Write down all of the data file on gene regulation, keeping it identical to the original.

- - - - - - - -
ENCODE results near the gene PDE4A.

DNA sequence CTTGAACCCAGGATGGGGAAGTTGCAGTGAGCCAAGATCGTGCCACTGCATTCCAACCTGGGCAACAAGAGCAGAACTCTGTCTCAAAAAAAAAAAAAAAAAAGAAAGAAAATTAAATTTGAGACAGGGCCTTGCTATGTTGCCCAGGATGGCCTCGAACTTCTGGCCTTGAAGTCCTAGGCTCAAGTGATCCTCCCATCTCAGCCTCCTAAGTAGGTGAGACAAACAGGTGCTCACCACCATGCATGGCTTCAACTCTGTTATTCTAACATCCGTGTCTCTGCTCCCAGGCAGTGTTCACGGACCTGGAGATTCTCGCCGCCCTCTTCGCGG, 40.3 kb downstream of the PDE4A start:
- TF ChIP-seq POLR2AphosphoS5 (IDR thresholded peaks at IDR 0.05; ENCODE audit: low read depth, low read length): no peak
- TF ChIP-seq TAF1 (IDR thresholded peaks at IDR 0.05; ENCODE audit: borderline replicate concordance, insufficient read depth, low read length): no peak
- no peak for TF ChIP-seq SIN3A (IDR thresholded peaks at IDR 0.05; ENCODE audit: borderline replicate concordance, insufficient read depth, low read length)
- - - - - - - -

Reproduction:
ENCODE results near the gene PDE4A.

DNA sequence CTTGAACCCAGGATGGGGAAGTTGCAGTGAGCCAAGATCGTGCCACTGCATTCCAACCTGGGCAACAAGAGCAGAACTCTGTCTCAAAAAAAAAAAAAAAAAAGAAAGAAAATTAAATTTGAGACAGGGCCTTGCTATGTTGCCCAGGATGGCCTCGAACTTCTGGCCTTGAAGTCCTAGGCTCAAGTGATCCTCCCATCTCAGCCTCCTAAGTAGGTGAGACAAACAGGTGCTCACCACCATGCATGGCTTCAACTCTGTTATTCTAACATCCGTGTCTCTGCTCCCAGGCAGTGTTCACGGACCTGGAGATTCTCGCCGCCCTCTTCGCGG, 40.3 kb downstream of the PDE4A start:
- TF ChIP-seq POLR2AphosphoS5 (IDR thresholded peaks at IDR 0.05; ENCODE audit: low read depth, low read length): no peak
- TF ChIP-seq TAF1 (IDR thresholded peaks at IDR 0.05; ENCODE audit: borderline replicate concordance, insufficient read depth, low read length): no peak
- no peak for TF ChIP-seq SIN3A (IDR thresholded peaks at IDR 0.05; ENCODE audit: borderline replicate concordance, insufficient read depth, low read length)